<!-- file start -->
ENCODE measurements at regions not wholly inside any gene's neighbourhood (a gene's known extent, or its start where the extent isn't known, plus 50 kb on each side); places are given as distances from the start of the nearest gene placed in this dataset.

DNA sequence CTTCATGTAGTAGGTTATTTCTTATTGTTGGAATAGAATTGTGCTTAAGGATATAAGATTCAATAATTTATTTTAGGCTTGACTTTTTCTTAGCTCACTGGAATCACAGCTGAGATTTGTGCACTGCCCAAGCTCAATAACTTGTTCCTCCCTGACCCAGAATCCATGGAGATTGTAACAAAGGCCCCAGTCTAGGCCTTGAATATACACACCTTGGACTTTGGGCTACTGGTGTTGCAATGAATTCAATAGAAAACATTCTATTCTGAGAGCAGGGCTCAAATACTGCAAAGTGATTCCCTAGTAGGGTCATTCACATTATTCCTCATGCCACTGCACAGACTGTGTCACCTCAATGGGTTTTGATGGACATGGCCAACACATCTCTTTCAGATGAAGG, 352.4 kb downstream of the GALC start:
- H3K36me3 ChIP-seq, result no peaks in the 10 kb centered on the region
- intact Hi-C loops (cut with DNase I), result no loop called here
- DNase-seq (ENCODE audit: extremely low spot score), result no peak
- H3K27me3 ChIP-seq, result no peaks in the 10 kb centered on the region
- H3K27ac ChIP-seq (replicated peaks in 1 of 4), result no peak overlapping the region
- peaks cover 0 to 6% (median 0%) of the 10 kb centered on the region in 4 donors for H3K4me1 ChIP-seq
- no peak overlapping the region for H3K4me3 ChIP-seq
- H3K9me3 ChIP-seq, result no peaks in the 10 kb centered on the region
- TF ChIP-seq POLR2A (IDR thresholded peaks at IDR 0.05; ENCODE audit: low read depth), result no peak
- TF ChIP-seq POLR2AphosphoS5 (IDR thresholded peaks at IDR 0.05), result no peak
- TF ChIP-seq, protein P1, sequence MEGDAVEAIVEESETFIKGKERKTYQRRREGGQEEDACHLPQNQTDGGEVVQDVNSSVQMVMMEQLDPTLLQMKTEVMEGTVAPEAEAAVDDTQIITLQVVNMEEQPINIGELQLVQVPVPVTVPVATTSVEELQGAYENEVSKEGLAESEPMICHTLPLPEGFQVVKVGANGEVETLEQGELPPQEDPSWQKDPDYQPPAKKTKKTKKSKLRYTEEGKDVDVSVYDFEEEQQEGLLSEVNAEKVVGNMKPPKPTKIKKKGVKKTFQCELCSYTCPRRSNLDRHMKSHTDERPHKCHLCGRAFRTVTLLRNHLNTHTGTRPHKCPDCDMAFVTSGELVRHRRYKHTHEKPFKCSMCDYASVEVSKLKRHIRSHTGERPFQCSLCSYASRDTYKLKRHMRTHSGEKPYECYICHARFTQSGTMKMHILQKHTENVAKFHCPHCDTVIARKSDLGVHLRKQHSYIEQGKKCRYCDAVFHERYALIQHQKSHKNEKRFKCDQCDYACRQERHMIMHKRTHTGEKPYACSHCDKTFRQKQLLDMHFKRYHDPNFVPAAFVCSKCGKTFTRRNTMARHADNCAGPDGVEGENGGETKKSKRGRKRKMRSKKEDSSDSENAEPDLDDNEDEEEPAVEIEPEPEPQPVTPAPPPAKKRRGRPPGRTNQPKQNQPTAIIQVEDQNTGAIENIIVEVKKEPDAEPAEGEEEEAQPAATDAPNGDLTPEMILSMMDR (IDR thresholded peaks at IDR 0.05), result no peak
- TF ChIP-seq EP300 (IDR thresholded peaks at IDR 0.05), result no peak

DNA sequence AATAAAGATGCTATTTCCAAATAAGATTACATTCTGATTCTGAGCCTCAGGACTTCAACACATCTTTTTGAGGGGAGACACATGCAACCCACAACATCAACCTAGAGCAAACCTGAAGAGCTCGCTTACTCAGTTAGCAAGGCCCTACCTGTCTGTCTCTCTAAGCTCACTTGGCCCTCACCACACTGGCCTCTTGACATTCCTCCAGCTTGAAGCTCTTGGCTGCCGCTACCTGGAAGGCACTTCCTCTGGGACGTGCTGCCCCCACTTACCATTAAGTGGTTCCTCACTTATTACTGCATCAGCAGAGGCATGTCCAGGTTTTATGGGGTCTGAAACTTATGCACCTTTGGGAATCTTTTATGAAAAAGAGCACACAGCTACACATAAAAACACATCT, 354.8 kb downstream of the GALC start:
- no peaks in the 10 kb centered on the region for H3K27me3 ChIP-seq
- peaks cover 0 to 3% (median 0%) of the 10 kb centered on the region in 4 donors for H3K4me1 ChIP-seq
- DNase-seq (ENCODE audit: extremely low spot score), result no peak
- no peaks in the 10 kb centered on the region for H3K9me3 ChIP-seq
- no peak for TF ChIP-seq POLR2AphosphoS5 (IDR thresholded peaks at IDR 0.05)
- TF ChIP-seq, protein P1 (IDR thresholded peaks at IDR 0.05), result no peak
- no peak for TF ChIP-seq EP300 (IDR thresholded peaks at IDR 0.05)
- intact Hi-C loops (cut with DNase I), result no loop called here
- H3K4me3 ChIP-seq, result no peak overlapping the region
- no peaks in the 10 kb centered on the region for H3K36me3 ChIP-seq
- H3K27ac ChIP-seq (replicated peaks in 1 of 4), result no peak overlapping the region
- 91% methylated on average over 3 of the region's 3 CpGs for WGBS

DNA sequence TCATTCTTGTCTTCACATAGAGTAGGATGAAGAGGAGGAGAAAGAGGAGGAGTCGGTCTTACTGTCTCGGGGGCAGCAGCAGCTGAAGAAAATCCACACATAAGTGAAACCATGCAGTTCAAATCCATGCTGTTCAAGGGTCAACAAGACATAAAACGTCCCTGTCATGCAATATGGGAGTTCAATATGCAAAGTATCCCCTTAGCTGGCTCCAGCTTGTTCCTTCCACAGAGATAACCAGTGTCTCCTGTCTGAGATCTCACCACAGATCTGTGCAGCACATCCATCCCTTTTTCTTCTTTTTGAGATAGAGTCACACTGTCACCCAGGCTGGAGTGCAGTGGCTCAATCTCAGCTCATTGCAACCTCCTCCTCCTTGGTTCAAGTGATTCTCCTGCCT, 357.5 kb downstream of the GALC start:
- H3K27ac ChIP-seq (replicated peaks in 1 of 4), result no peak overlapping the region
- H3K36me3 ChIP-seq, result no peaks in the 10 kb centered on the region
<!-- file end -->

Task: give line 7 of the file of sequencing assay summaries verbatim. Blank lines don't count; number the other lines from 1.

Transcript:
- H3K27ac ChIP-seq (replicated peaks in 1 of 4), result no peak overlapping the region